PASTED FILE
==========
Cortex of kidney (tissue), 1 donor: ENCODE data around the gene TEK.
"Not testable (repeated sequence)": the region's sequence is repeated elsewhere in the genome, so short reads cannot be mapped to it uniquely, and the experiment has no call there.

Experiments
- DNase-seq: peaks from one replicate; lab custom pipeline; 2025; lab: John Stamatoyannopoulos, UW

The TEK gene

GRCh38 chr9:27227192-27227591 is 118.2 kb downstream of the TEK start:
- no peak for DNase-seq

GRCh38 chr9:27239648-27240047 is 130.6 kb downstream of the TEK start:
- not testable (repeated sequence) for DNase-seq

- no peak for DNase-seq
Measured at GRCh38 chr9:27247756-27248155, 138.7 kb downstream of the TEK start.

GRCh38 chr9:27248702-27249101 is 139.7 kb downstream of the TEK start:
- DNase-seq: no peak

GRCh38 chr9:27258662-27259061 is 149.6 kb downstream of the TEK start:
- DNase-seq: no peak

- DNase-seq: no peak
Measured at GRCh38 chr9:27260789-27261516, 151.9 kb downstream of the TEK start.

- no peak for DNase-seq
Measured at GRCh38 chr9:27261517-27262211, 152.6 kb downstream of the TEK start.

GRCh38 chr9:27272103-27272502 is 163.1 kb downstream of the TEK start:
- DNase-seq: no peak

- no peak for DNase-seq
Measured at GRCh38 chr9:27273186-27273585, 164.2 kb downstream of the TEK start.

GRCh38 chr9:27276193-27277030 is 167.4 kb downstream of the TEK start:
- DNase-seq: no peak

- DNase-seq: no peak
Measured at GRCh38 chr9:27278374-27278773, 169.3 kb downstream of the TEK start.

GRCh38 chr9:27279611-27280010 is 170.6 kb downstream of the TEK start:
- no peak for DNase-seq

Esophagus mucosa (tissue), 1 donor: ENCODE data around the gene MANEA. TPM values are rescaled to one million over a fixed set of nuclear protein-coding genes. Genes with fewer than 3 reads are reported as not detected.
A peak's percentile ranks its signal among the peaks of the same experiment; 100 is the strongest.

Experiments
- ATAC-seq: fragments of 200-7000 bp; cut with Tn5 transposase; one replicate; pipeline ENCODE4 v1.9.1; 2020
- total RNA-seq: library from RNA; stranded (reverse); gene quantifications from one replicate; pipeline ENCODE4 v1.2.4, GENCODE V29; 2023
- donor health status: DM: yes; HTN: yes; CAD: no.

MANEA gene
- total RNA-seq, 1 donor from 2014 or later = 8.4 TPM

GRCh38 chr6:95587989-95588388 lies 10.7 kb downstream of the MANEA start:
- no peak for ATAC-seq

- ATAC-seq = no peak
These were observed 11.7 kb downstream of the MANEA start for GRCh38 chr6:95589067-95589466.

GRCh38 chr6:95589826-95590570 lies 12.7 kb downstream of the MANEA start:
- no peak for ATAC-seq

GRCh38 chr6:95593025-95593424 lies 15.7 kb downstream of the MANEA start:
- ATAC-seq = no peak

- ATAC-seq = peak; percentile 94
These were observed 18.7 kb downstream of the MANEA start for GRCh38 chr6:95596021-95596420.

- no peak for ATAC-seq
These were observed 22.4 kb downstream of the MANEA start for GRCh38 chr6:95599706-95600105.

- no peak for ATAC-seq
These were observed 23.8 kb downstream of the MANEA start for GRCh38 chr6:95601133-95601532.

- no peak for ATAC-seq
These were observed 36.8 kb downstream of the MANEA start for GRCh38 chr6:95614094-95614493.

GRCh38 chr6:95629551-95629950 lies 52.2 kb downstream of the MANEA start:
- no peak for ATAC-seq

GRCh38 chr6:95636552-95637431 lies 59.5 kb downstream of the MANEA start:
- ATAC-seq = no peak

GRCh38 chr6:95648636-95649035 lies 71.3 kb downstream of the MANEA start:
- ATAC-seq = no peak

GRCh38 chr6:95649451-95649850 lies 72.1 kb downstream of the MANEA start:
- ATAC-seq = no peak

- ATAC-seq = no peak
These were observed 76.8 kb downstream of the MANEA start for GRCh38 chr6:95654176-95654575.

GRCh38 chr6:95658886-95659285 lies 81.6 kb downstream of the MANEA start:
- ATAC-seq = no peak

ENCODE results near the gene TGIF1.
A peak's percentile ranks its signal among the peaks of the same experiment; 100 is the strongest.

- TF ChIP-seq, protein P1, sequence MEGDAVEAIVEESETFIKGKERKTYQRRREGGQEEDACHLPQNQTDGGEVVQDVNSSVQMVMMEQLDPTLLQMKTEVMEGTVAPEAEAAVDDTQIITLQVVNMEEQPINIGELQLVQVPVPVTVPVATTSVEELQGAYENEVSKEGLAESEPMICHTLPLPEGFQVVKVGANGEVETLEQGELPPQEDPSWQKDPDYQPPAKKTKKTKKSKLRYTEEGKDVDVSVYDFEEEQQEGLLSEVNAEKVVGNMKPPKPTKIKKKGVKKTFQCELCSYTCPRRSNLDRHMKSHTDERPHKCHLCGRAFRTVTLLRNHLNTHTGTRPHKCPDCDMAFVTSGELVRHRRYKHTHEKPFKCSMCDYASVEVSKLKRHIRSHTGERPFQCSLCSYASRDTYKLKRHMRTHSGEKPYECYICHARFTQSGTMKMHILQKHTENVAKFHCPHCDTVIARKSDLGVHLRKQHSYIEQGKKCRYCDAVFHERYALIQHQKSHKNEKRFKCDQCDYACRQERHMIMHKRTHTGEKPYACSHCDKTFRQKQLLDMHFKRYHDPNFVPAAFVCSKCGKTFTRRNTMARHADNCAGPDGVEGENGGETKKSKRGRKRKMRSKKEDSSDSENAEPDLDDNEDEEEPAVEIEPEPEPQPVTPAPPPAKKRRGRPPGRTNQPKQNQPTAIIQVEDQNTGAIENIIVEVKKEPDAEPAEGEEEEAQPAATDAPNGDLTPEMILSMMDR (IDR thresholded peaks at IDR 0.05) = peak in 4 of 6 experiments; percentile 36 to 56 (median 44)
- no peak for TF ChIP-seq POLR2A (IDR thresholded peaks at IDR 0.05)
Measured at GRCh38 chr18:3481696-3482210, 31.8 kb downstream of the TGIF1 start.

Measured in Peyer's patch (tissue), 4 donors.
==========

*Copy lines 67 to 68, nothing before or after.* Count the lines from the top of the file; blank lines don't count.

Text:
A peak's percentile ranks its signal among the peaks of the same experiment; 100 is the strongest.

- TF ChIP-seq, protein P1, sequence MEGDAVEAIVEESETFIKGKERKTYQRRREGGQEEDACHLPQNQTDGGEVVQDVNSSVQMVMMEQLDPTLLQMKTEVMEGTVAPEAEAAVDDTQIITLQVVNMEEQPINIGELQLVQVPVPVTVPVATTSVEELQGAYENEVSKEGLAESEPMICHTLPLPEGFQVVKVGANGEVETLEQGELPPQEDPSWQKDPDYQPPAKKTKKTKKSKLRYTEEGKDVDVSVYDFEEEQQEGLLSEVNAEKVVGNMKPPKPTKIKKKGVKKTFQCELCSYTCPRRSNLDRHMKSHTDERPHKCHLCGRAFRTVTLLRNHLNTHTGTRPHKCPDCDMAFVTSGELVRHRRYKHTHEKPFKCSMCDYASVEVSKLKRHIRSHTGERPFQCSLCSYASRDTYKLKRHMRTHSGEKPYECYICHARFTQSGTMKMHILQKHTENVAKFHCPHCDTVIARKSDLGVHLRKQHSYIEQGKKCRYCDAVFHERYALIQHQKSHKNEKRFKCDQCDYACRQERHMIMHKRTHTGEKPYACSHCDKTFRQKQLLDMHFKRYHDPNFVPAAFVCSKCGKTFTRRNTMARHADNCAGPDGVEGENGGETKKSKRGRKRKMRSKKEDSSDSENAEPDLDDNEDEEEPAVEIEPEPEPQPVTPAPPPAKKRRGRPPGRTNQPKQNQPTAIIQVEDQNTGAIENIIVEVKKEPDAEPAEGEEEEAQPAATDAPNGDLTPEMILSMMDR (IDR thresholded peaks at IDR 0.05) = peak in 4 of 6 experiments; percentile 36 to 56 (median 44)